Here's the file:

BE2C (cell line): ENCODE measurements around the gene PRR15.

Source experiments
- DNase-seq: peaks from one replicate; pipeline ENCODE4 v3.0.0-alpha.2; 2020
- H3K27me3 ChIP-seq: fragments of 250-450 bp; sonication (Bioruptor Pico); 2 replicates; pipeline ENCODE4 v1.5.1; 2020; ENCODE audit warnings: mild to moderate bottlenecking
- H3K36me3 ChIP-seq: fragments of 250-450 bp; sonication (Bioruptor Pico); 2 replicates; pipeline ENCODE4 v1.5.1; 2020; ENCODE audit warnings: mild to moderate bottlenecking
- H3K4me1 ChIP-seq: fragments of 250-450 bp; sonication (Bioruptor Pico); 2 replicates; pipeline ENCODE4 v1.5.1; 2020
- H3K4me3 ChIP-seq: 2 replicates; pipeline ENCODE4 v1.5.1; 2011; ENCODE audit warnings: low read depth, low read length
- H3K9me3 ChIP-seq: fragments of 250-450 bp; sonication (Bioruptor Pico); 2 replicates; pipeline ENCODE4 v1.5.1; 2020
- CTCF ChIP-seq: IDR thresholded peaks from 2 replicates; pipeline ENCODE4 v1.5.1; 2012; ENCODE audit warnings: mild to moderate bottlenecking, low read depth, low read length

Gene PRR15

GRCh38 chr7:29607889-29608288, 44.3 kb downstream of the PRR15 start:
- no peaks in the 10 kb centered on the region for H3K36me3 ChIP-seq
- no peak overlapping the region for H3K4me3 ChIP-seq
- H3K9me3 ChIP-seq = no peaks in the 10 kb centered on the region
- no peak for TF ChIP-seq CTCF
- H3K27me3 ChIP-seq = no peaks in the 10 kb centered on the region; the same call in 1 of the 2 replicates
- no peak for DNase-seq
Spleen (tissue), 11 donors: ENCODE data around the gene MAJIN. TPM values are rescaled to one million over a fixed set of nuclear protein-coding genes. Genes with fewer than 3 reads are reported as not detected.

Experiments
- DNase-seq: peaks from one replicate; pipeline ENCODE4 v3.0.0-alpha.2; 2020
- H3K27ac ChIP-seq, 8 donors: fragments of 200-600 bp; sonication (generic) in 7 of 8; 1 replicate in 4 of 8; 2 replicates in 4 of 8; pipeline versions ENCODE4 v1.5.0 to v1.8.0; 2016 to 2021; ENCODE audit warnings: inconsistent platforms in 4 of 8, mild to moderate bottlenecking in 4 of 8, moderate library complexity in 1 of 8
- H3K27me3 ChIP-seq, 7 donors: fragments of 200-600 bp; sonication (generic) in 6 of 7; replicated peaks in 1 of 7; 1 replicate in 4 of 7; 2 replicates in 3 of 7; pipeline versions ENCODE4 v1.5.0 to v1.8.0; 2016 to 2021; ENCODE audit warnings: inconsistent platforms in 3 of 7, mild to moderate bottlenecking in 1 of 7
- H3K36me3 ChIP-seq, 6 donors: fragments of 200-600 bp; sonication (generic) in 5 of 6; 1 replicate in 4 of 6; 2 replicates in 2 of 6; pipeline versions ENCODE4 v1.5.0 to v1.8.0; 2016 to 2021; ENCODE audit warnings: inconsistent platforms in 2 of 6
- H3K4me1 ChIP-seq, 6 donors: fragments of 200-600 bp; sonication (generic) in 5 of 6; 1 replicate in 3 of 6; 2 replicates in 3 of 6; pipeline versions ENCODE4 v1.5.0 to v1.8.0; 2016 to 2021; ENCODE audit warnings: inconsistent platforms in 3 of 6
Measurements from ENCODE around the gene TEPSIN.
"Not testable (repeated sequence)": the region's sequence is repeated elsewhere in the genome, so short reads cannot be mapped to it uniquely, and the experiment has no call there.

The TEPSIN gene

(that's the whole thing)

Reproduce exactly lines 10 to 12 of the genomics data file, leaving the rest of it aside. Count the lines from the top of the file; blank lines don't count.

Gene PRR15

GRCh38 chr7:29607889-29608288, 44.3 kb downstream of the PRR15 start:
- no peaks in the 10 kb centered on the region for H3K36me3 ChIP-seq